She was built by AG Weser of Bremen and following just under a year of construction, launched at Bremen on 4 March 1918. UB-122 was commissioned later the same year under the command of Oblt.z.S. Alexander Magnus. Like all Type UB III submarines, UB-122 carried 10 torpedoes and was armed with an 8.8 cm deck gun. UB-122 would carry a crew of up to 3 officers and 31 men and had a cruising range of 7280 nautical miles. UB-122 had a displacement of 512 t while surfaced and 643 t when submerged. Her engines enabled her to travel at 13.9 knots when surfaced and 7.6 knots when submerged.

UB-122 made two patrols during WW1 but failed to sink any targets.

UB-122 was surrendered to the British on 24 November 1918 in accordance with the requirements of the Armistice with Germany. More than a 100 submarines were surrendered at the end of the war and were taken to Harwich. Some were sent to the French Navy but most were cut up for scrap metal.

Records show that the diesel engines were cut out of UB-122 and reused in a cement works at Halling in Kent. It is not known how the submarine ended up on the mudflats of the Medway but is assumed to have been there since 1921. It’s likely that it was being taken up the Medway estuary to be broken up for scrap and perhaps in a storm it parted from its tow and drifted to it’s current location.

In a storm in 2013, the wreck became much more visible than it had been.

REPORT

The return of the ageing, holed and patched HMS Boaty McBoatface - probably the most unsuitable vessel possible to be used in the strong currents of the Medway estuary. From the slipway at the village of Upper Stoke, I had about a kilometre to paddle.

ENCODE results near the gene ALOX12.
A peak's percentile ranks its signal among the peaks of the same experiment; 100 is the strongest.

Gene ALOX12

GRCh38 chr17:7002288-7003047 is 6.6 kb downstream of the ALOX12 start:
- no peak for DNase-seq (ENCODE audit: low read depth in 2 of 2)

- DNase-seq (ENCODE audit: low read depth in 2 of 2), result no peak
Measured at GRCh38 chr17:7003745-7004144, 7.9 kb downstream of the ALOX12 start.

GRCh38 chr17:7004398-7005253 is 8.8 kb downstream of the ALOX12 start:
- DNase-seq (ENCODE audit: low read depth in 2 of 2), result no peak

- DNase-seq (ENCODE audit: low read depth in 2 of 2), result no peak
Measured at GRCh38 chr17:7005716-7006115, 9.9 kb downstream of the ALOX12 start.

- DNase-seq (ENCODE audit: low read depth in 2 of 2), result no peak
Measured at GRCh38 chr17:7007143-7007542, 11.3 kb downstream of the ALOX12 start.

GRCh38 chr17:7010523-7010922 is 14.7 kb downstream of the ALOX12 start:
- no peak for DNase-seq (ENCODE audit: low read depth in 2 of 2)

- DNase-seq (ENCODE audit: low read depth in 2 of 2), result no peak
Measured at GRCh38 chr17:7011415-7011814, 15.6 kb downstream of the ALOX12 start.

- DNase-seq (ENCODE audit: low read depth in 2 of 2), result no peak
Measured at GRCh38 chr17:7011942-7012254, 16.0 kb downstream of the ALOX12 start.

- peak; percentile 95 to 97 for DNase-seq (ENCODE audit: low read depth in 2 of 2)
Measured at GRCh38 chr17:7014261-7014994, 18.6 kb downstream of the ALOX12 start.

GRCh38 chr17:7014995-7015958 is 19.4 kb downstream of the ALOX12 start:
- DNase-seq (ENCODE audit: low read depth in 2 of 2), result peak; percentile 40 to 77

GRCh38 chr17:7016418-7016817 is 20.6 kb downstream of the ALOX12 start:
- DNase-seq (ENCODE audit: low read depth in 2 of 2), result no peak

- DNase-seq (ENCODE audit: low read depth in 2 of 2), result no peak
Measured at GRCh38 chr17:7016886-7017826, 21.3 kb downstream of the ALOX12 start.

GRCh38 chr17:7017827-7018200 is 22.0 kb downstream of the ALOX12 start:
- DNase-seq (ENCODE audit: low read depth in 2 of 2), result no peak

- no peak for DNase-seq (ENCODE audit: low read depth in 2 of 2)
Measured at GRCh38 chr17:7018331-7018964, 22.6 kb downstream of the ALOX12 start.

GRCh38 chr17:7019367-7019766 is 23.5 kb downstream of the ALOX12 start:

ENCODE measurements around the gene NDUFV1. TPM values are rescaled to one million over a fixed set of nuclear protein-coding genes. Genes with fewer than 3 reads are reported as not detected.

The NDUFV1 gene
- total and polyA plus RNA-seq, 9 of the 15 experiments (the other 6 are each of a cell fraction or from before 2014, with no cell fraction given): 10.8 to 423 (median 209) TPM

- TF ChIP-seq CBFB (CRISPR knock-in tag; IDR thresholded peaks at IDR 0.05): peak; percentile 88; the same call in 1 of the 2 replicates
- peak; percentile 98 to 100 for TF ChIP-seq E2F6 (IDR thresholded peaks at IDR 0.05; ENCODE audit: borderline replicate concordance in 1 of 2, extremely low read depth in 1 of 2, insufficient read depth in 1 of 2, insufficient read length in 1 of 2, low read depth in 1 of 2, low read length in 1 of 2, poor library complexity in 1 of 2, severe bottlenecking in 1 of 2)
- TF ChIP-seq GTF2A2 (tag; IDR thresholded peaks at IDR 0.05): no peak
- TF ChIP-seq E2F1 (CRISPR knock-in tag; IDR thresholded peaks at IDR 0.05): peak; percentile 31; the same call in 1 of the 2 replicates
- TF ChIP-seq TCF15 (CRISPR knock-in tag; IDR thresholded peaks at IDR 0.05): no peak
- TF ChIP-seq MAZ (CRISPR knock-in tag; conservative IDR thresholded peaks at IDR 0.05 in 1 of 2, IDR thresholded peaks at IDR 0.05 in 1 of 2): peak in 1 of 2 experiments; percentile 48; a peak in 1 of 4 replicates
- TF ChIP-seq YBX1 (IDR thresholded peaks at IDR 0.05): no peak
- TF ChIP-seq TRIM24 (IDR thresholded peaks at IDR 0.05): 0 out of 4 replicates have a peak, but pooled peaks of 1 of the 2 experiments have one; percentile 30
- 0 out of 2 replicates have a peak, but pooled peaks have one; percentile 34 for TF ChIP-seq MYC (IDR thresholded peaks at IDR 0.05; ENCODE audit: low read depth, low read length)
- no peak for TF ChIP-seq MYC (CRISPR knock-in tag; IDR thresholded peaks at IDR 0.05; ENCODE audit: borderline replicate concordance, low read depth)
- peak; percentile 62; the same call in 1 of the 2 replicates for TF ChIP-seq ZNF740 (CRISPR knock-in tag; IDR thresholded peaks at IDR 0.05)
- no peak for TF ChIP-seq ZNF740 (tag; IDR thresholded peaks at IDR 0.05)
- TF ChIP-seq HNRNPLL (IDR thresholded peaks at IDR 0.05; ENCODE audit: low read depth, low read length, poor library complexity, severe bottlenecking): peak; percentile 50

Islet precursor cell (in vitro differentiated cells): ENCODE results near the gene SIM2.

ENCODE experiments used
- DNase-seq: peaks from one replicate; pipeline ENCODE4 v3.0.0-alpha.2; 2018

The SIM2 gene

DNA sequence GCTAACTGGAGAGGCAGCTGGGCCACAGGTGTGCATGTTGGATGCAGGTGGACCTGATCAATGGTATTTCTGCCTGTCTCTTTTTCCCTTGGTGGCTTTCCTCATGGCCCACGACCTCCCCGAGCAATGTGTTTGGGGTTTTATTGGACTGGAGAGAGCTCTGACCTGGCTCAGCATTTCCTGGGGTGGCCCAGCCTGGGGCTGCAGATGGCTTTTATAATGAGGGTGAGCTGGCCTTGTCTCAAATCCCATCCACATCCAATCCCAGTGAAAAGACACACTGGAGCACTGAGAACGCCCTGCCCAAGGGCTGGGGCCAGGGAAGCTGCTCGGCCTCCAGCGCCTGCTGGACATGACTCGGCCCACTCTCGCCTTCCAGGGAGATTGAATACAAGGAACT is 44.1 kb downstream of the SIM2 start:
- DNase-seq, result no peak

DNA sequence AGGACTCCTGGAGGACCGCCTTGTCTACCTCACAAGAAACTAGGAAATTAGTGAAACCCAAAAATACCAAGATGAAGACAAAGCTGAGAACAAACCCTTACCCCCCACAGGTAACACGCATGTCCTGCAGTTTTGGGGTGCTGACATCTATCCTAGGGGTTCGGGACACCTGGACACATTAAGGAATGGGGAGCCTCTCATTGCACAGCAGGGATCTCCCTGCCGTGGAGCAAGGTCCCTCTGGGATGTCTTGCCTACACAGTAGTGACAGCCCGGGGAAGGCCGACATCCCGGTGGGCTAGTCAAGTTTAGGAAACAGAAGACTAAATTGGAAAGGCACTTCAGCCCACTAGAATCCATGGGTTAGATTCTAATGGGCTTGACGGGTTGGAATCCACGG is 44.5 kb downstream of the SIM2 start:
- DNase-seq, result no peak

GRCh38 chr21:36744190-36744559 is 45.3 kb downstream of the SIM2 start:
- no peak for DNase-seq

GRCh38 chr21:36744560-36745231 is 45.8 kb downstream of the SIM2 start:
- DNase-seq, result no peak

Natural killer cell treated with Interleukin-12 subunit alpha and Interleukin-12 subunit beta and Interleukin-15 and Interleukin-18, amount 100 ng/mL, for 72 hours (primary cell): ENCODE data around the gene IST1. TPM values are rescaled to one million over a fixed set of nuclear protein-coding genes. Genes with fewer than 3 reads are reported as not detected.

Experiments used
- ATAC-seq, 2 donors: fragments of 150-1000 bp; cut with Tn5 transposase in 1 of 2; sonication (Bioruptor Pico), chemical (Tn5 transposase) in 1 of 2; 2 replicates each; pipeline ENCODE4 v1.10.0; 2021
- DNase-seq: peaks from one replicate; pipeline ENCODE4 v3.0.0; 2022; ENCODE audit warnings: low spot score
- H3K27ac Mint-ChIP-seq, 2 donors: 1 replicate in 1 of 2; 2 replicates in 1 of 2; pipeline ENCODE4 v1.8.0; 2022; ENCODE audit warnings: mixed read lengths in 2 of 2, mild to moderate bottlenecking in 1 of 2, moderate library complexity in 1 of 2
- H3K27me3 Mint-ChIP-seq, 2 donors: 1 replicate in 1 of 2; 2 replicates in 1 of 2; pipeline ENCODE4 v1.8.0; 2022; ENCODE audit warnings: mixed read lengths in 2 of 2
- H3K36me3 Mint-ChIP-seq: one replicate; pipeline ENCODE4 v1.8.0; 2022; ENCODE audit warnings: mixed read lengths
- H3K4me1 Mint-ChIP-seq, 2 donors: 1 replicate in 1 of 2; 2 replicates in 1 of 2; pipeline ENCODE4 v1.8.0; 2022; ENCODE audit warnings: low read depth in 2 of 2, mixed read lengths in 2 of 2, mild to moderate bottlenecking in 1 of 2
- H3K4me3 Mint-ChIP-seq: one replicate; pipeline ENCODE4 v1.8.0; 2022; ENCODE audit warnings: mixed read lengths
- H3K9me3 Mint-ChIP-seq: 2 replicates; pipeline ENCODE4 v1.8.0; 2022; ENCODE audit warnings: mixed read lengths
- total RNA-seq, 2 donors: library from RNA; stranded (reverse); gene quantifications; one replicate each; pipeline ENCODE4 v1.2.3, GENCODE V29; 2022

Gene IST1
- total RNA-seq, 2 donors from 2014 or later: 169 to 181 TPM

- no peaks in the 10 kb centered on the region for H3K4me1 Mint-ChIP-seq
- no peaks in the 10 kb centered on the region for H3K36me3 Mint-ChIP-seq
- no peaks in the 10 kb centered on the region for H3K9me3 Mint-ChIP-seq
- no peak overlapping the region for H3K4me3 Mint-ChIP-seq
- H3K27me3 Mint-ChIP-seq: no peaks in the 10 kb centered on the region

Little is seen of the wreck at high tide




I made landfall on that tiny bit of high ground and feeling marooned began the long wait for low tide. Fortunately inflatable canoes are very comfortable to sleep in


Many hours later and the wreck is exposed. Starting at the stern. I assume the wooden remains in the foreground is what is left of some sort of barge used to carry the submarine


Making my way towards the bow. Ballast tanks are clearly visible












Detail of one of four torpedo tubes seen near to the bow


And the bow itself


A few detail shots








A couple of shots taken inside the wreckage




All that remained now was to head back to the canoe and await high waters again, only about 6 hours. Fortunately I did pack a book on the canoe.


Thanks for reading
Great work and impressive dedication!
 

whiskeygalore

28DL Full Member
28DL Full Member
Reminds of a story about allied prisoners of war who were listening to a bit of beethoven on the phonograph.
A German officer who had been in the doorway listening, said " now there's a good German."
The reply came, in an Australian drawl "yeah, he's dead."
Just like the uboat, eh?
 

Similar threads


Top